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Controlling Micronova pellet stove motherboard – Stufe a pellet Aria Idro IR telecomando seriale

October 18th, 2015 Leave a comment Go to comments

Here is how to control a pellet stove with a Micronova controller remotely either via IR commands or using the serial line.

They installed a Laminox pellet stove in our house. It is a nice thing to have over the winter. Problem is that sometimes I am outside and I want to turn on the stove remotely so that when I arrive, it will be warm inside. So I needed a way to control it remotely. By google searching pellet stove controllers I noticed that mine looks very similarly as those made by Micronova so it was clear – the controller inside my stove is some board from Micronova (i023, i050 or who knows). It is used by various stove manufacturers like Laminox, Extraflame, Evacalor, Dalzotto, Ungaro, Arcestufe, Karmek, Tecnoflam, Termoflam, Clam, Cadel, Zibro, Sicalor, Kepo, EcoTeck and many others. I noticed a DB9 connector at the back of my stove but no! It is not an RS232, there is 20V on one of the pins and I destroyed my UART interface trying to connect it to the stove (right, I should have checked the voltage levels on each pins first, lesson learned, but the interface is not expensive and I have more pieces at home anyway).

I contacted one of Micronova employees just asking if it is possible to turn on the stove via that connector or if it would be just waste of my time trying to figure out how to do it. And he replied that if I am not from one of their partner companies they can’t tell me anything. Right, thank you. I bought this stuff and it’s now mine so I want and will do what can be done with it myself! So I decided to spend some time with this.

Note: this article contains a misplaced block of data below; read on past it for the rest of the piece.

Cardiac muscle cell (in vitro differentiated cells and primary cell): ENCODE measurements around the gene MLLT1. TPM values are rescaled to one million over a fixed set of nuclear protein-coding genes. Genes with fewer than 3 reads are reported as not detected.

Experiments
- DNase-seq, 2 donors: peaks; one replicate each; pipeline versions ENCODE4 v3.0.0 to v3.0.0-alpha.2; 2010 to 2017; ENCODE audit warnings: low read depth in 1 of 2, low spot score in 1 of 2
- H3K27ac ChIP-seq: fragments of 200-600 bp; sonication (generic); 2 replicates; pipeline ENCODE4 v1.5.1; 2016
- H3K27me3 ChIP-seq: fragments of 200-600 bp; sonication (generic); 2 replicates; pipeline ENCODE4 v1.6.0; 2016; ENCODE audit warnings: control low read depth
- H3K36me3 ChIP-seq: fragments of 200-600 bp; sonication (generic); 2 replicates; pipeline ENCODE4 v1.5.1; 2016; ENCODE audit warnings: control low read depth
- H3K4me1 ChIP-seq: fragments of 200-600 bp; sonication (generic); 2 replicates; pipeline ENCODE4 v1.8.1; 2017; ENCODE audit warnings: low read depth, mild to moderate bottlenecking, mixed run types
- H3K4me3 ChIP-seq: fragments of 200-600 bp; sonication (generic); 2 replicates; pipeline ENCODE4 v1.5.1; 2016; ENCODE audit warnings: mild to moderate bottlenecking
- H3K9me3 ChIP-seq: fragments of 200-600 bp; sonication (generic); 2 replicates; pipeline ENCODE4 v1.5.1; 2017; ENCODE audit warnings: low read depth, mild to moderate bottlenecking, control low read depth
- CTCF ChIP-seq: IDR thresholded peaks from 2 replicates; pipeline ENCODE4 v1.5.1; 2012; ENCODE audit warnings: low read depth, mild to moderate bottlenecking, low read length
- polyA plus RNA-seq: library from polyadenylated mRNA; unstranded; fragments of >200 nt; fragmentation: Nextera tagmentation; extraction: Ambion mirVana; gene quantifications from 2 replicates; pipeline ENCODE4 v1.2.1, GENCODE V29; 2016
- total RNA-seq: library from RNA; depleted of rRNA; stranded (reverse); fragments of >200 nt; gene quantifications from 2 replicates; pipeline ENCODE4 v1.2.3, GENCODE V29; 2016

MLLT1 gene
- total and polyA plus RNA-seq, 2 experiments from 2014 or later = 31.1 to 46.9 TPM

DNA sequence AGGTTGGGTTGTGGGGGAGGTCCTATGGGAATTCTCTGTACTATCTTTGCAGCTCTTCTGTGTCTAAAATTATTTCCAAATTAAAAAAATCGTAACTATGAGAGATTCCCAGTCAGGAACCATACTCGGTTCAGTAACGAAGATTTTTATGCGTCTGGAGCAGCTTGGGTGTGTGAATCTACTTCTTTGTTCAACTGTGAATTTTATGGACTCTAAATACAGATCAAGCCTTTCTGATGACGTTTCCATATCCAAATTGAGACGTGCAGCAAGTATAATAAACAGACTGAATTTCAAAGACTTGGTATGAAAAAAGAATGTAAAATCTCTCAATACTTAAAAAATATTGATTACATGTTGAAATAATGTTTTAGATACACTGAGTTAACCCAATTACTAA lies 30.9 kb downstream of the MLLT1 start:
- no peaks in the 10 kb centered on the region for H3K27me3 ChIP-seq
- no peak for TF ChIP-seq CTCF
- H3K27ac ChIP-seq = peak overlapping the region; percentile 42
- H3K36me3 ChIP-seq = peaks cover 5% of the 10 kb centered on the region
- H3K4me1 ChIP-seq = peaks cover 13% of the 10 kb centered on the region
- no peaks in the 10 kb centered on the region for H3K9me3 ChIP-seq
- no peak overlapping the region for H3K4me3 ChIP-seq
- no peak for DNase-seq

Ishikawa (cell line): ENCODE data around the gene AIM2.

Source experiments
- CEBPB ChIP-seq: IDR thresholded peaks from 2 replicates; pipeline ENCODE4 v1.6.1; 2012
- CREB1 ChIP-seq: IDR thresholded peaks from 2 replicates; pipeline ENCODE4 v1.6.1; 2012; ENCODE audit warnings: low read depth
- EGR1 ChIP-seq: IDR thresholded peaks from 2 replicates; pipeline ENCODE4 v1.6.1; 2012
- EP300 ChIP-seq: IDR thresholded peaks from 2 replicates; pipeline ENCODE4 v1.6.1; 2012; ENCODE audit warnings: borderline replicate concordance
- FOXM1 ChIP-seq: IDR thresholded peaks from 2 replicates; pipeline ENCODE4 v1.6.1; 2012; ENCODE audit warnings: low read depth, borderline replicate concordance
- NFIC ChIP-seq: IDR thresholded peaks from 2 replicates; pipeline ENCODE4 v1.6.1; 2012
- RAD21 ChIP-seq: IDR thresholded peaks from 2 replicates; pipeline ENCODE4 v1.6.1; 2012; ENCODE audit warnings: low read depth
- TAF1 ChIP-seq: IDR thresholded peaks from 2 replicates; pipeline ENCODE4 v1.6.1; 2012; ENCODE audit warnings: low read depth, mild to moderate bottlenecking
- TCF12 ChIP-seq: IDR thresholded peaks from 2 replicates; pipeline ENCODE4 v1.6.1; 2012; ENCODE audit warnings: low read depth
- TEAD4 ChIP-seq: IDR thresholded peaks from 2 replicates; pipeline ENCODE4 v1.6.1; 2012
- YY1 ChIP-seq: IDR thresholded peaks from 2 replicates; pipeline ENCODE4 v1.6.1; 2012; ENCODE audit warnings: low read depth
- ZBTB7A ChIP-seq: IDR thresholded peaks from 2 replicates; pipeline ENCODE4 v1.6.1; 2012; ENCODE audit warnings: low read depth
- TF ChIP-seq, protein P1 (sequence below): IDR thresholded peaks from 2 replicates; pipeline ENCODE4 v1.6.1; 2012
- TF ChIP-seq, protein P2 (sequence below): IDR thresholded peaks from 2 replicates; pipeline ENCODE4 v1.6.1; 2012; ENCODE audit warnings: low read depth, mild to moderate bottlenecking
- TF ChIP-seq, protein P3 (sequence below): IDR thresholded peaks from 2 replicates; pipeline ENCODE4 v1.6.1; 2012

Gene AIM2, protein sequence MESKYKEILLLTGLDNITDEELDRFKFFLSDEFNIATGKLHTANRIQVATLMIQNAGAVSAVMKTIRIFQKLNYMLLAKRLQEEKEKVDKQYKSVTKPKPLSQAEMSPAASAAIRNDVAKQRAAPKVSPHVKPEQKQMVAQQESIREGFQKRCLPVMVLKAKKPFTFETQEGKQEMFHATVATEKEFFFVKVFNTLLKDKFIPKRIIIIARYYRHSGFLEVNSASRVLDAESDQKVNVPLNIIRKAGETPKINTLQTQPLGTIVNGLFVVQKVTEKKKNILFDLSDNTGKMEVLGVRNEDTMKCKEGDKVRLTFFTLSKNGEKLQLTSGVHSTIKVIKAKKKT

Fist I did some research on IR remote. Later I found some helpful information about the serial communication in Italian at stufapellet.forumcommunity.net (thanks!). It was not all in one place there and not complete. As I also recently purchased a Rigol oscilloscope and had a Salea logic analyzer available so I did more work on this subject and I am finally able to describe it in more details.

IR commands


This is the original IR controller

It’s not difficult to send IR commands for this stove using an Arduino.

Here is a table of commands I created by recording the IR LED voltage with a PC line-in sound card port, then analysing the recording with Audacity (before I had a logic analyser at hand):

== Setting the power ==
r up   11111111 00011110 01010011 10101010 01110010 11000000
       0xFF     0x1E     0x53     0xAA     0x72     0xC0

r down 11111111 00011110 01010011 11101010 01111010 11000000
       0xFF     0x1E     0x53     0xEA     0x7A     0xC0

== Setting the water and air temperature ==
l up   11111111 00011110 01010011 01101010 01101010 11000000
       0xFF     0x1E     0x53     0x6A     0x6A     0xC0	 

l down 11111111 00011110 01010011 11001010 01111100 11000000
       0xFF     0x1E     0x53     0xCA     0x7C     0xC0	 

== Power up ==	   
power  11111111 00011110 01010011 01001010 01101100 11000000
       0xFF     0x1E     0x53     0x4A     0x6C     0xC0

38 kHz modulation seems to work fine (36 kHz may work too). I created a testing Arduino code based on Infrared library. It sends the ‘power setting down’ command every four seconds. Just connect an IR LED to GND and D3 pins (ideally with a 100 Ohm resistor in series).


Serial communication